From the Zócalo, the city proceeds in an orderly manner on streets extremely clean of flowing traffic, animated by the fantastic music of the traffic guards whistles. The main street is closed to cars; it connects the Zócalo with the Santo Domingo Temple and it known as "Andador Turistico" (Tourist Boulevard). The Contemporary Art Museum is located there, many of the old colonial houses, various galleries, restaurants, and the most distinguished jewellery and handcraft stores. At the end of the Tourist Boulevard stands the exceptional Santo Domingo Temple, splendid example of Mexican baroque, with its altarpiece covered in gold, its impressive interior decoration, and the installations that include the State Regional Art Museum.
The Oaxaca temples are the most lavish of Southern Mexico. The image of the city’s patron saint, María Santisima de la Soledad, at one time had a crown made of pure gold, with 600 sparkling stones and diamonds. The Cathedral has fourteen lateral chapels of unique beauty. Then, La Merced, San Agustín, San Francisco, the church of the "Sangre de Cristo" [Blood of Christ], San Felipe, Santa Monica, and so many others that the city seems more like Salamanca, such is the profusion. However, the similarity with the Castilian capital ends with the numbers. In addition to singular Mexican baroque interiors, we find the original facades, now trimmed for fear of earthquakes, erected in green quarry stone. For this reason, some have called Oaxaca the city of the green temples and everyone admires the marbled effect acquired by churches after a rainy afternoon, as soon as the sun appears again.
Mirror of the State, the city’s museums have many of the most valuable regional treasures, such as the jewels of the Tumba 7 (Seventh Tomb) of Monte Albán. It counts also with the best representation of Oaxacan paintings, renown because of the work of Rufino Tamayo, Rodolfo Morales, and Francisco Toledo. Through its markets, exhibits and disseminates one of the richest and varied art productions in Mexico.
Of all the markets in the capital city, maybe the most famous is the "20 de Noviembre" [20 of November], specialising in foods and much visited by Oaxacans and capable of seducing, as the indigenous markets, just through the different aromas. At the entrance, you will find "chicharrones", "cecina", "tasajo" and "tripitas secas". Then come the chocolate and bread vendors. All the way to the end are the "barbacoas" [barbecue] and eateries, where it is possible to enjoy a snack or a full meal at anytime. Meals such as, "tasajo de hebras", followed by eggs in sauce with epazote leaves, "enmoladas", "bean chilaquiles", "quesillo", and to finish, "frijolitos con hierba de conejo" and "chochollotes", and a great cup of "atole blanco de granillo".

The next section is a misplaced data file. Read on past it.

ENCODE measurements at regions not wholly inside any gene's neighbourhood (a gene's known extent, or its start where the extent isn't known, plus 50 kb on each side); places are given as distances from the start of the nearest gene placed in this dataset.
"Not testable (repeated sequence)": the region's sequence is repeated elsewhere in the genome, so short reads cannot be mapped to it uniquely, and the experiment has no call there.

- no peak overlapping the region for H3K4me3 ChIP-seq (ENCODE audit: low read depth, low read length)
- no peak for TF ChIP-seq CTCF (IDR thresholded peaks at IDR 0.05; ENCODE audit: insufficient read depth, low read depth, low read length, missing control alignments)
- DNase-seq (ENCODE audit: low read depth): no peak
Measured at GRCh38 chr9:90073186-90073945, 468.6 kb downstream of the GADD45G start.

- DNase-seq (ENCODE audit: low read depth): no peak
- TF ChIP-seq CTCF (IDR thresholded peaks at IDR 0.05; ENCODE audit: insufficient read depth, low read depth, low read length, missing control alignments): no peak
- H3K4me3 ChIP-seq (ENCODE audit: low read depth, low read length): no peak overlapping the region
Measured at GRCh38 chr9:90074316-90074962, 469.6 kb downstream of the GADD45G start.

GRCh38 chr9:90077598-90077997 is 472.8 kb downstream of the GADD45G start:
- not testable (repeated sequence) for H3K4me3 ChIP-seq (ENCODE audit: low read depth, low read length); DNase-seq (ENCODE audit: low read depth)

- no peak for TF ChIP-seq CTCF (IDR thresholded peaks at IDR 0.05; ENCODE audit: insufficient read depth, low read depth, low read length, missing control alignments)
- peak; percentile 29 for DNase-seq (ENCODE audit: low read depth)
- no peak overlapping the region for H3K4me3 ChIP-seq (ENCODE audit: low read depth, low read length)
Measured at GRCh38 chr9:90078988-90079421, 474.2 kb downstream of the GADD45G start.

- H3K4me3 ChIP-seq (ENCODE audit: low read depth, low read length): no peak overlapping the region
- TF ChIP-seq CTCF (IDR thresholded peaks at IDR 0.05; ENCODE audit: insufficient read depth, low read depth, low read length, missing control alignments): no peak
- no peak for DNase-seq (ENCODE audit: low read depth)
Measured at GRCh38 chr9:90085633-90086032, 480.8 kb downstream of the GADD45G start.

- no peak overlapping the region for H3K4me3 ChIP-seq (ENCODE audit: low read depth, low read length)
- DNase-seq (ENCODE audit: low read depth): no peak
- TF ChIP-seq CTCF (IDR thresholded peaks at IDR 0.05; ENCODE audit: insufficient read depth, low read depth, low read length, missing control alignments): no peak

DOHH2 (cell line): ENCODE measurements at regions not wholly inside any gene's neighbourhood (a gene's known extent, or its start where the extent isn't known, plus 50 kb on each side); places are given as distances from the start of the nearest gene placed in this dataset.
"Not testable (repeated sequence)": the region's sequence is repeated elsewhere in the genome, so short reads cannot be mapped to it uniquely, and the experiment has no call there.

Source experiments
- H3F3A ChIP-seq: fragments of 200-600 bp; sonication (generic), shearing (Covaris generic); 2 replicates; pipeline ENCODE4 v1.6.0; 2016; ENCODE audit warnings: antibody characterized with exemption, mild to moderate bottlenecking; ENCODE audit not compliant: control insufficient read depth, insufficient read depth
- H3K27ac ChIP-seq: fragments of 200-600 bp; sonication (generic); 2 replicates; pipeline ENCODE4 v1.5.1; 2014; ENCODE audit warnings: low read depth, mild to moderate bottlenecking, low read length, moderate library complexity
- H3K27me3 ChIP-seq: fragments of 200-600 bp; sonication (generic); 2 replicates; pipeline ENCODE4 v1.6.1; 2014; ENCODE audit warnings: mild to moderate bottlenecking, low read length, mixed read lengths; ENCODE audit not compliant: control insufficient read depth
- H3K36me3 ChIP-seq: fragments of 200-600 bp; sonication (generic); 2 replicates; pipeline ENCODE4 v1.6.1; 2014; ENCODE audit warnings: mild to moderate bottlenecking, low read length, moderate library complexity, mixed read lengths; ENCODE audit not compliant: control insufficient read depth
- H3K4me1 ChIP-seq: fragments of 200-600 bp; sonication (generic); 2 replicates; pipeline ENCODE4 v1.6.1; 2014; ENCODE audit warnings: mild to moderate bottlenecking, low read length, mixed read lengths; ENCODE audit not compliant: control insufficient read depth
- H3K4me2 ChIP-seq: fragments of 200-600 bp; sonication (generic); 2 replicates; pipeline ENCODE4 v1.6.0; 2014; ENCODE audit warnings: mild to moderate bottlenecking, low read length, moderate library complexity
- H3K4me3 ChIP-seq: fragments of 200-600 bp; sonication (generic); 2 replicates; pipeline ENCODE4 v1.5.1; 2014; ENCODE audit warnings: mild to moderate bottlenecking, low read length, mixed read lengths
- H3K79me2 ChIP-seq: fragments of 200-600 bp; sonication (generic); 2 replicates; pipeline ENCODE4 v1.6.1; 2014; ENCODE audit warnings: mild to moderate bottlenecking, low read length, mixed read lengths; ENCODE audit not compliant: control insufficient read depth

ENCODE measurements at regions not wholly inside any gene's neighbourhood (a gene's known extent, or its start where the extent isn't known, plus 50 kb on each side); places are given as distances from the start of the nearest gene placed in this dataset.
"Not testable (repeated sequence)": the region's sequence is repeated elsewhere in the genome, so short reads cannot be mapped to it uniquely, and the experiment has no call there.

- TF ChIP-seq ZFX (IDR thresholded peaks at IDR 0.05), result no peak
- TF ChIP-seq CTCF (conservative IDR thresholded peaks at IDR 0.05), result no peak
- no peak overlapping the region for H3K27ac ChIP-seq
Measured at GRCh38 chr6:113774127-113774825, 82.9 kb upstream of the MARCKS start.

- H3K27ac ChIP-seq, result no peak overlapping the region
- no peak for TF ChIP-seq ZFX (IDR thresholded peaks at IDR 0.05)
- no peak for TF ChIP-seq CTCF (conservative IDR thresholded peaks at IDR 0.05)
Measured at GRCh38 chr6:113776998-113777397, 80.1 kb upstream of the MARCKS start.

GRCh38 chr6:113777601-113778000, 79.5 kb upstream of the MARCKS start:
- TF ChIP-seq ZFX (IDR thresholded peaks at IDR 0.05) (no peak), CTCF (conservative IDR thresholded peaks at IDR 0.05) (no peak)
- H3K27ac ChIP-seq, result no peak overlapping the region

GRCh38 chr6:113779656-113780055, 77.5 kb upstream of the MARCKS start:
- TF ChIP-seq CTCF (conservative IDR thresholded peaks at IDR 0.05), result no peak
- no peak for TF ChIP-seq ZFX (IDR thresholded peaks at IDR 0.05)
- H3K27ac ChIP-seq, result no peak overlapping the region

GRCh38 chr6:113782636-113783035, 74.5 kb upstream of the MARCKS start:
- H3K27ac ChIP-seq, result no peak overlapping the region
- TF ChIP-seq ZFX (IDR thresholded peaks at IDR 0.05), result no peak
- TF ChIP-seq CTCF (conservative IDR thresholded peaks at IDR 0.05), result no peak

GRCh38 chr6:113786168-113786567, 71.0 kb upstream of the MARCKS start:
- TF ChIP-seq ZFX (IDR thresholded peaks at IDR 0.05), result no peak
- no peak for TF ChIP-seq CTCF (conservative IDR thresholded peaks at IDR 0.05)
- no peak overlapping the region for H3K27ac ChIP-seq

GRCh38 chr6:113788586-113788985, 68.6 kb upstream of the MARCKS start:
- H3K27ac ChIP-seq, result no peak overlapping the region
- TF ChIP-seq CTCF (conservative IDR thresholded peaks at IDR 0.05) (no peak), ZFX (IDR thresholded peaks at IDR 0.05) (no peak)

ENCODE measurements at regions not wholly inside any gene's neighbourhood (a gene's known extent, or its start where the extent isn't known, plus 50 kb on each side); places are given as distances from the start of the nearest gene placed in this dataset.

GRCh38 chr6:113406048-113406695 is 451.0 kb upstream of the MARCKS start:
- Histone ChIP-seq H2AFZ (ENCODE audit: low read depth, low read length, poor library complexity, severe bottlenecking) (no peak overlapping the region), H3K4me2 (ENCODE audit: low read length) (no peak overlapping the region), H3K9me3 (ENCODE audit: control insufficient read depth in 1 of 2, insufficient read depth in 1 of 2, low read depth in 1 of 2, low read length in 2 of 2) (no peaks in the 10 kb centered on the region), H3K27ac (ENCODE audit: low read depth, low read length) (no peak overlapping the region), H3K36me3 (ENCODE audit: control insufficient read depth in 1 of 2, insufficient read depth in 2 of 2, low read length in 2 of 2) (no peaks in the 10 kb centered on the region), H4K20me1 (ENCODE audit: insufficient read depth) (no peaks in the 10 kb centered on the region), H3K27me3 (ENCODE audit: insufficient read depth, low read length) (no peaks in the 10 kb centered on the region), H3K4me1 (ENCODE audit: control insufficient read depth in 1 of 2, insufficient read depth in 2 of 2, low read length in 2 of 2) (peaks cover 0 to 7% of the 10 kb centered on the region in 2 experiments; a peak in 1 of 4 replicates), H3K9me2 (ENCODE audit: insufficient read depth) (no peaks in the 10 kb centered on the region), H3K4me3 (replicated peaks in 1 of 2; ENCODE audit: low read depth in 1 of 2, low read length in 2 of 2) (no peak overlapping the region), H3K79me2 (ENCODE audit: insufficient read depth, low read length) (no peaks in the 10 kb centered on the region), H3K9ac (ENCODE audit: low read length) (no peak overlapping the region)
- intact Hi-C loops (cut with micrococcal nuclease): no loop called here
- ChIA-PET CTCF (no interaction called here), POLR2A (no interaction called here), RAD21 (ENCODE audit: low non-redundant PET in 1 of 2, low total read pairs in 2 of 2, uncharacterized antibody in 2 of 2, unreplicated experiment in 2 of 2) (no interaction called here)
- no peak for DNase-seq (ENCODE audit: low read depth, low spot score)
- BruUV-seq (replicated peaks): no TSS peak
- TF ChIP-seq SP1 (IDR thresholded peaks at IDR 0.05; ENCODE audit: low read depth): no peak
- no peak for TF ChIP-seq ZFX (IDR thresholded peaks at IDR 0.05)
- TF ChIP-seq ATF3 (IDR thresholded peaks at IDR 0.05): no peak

In the Benito Juárez Maza Market there are also fruits, vegetables, sherbets and fresh juices, "huipiles", skirts, embroidery, silks, "alebrijes", the fish vendors that occupied an entire street, the fruit vendors and the "quesillo" distributors, the Oaxacan cheese, formed of delicious strings that wrapped round and round to make a circular form. In the Abastos Market, there is everything - fabrics from San Antonio, basket and figurines from Ocotlán, sculptures from the Isthmus, jewellery from Mitla, pottery from San Bartolo Coyotepec. It is located next to the Bus Depot. There are many other markets Sanchez Pascua, Democracia, la Rayita almost as many as there are churches.
From Oaxaca is very easy to travel to great cities with pre-Hispanic wonders (Monte Albán, Mitla, Yagul, Lambityeco), Santa María de Tule and its millenary tree, and the towns where the magnificent former Dominican convents stand: Yanhuitlan, Teposcolula, Coixtlahuaca, Tamazulapan, Tlacochahuaya, or Tlacolula. A half-hour commercial flight connects the city with the coast’s paradises - the Bays of Huatulco (Bahias de Huatulco), "Puerto Escondido" [Hidden Port] and on the new highway Mexico City is less than five hours away. Oaxaca is the centre of a state overflowing with attractions that express everyone’s best, in its capital city. Beginning with a magic square formed around the Zócalo, the Plaza designed to last a lifetime and get to know the world, with no more effort than choosing the right place at the right distance, correct and balanced, of the Palacio de Gobierno and the Cathedral.